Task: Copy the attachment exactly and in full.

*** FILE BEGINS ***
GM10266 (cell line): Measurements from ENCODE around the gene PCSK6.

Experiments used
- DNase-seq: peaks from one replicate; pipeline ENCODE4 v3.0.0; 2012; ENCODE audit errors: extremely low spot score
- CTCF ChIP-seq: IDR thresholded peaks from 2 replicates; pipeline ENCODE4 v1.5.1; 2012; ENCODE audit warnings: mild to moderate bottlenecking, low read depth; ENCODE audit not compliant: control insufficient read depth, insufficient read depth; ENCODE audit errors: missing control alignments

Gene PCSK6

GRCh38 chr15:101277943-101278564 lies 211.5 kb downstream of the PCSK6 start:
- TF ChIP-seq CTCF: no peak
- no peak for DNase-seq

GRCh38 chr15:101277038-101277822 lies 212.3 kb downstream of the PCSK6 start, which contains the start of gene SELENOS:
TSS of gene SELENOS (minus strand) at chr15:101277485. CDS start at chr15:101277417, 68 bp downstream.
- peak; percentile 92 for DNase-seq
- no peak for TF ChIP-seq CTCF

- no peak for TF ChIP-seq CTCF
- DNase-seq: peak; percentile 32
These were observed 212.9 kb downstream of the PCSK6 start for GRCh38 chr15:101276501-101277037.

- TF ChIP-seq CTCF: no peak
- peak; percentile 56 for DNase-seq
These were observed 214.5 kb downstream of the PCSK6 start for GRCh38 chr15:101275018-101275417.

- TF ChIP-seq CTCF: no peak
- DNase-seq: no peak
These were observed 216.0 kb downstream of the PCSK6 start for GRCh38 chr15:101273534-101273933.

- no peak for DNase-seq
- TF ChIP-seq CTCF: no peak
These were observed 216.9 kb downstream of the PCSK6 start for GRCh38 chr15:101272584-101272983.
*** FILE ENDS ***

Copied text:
GM10266 (cell line): Measurements from ENCODE around the gene PCSK6.

Experiments used
- DNase-seq: peaks from one replicate; pipeline ENCODE4 v3.0.0; 2012; ENCODE audit errors: extremely low spot score
- CTCF ChIP-seq: IDR thresholded peaks from 2 replicates; pipeline ENCODE4 v1.5.1; 2012; ENCODE audit warnings: mild to moderate bottlenecking, low read depth; ENCODE audit not compliant: control insufficient read depth, insufficient read depth; ENCODE audit errors: missing control alignments

Gene PCSK6

GRCh38 chr15:101277943-101278564 lies 211.5 kb downstream of the PCSK6 start:
- TF ChIP-seq CTCF: no peak
- no peak for DNase-seq

GRCh38 chr15:101277038-101277822 lies 212.3 kb downstream of the PCSK6 start, which contains the start of gene SELENOS:
TSS of gene SELENOS (minus strand) at chr15:101277485. CDS start at chr15:101277417, 68 bp downstream.
- peak; percentile 92 for DNase-seq
- no peak for TF ChIP-seq CTCF

- no peak for TF ChIP-seq CTCF
- DNase-seq: peak; percentile 32
These were observed 212.9 kb downstream of the PCSK6 start for GRCh38 chr15:101276501-101277037.

- TF ChIP-seq CTCF: no peak
- peak; percentile 56 for DNase-seq
These were observed 214.5 kb downstream of the PCSK6 start for GRCh38 chr15:101275018-101275417.

- TF ChIP-seq CTCF: no peak
- DNase-seq: no peak
These were observed 216.0 kb downstream of the PCSK6 start for GRCh38 chr15:101273534-101273933.

- no peak for DNase-seq
- TF ChIP-seq CTCF: no peak
These were observed 216.9 kb downstream of the PCSK6 start for GRCh38 chr15:101272584-101272983.